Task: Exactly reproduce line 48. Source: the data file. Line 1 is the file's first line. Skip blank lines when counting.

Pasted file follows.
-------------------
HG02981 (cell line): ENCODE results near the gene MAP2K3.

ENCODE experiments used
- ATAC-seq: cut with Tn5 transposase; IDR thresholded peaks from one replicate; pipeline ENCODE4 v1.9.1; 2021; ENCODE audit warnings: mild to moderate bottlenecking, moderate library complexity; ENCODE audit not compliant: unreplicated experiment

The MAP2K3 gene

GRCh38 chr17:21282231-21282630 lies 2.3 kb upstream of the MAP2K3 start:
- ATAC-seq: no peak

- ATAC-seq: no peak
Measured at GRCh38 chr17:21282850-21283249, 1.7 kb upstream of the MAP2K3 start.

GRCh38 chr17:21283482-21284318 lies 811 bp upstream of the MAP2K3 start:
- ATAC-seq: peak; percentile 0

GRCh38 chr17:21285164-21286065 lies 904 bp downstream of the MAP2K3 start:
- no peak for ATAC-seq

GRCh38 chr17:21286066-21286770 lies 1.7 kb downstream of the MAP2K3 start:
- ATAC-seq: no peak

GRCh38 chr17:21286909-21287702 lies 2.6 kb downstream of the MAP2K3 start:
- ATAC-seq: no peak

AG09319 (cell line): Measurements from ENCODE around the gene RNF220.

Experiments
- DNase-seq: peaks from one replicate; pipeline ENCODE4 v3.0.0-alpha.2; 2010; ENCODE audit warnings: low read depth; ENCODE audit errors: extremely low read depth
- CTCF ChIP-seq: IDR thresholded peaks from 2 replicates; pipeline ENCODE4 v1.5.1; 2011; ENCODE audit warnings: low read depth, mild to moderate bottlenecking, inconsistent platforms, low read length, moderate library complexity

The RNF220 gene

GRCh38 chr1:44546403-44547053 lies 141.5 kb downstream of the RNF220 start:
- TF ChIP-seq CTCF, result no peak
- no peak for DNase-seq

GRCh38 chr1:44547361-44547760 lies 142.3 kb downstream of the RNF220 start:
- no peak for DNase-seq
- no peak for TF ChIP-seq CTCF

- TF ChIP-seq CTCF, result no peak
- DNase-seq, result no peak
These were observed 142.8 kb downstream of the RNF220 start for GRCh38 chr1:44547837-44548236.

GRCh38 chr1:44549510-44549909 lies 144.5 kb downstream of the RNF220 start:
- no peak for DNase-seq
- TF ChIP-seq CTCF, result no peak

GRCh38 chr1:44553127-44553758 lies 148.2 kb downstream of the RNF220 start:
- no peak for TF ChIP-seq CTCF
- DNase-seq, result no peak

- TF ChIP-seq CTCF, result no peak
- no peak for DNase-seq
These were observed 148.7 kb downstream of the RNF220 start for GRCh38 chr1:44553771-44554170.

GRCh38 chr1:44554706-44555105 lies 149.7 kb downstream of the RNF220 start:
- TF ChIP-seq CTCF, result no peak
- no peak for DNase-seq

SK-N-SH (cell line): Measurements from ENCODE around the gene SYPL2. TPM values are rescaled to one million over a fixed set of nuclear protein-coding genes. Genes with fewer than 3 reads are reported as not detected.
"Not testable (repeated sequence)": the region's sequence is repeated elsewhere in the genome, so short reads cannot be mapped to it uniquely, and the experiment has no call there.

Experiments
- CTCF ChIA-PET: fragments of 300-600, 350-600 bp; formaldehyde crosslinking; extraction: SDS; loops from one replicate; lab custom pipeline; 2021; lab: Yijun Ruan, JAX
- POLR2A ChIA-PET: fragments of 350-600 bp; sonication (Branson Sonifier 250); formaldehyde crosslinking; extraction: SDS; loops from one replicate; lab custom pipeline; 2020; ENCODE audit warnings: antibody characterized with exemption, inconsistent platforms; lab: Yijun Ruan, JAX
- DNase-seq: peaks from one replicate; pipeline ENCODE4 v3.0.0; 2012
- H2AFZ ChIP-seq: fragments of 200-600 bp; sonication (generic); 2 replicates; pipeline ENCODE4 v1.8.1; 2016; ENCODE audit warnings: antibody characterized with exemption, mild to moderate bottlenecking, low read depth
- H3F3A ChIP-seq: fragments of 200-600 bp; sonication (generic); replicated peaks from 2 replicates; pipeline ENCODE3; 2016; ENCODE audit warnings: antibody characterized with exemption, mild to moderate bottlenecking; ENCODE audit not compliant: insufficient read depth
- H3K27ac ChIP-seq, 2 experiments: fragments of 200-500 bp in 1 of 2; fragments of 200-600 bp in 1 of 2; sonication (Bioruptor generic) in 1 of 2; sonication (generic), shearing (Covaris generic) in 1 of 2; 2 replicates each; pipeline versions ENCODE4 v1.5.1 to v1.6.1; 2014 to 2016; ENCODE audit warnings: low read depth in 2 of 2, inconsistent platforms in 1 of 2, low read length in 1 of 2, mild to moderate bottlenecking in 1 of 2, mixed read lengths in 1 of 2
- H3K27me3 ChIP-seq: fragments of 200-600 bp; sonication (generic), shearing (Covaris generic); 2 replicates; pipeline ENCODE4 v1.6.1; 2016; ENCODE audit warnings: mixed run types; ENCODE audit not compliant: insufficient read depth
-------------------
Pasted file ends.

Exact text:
- DNase-seq: peaks from one replicate; pipeline ENCODE4 v3.0.0; 2012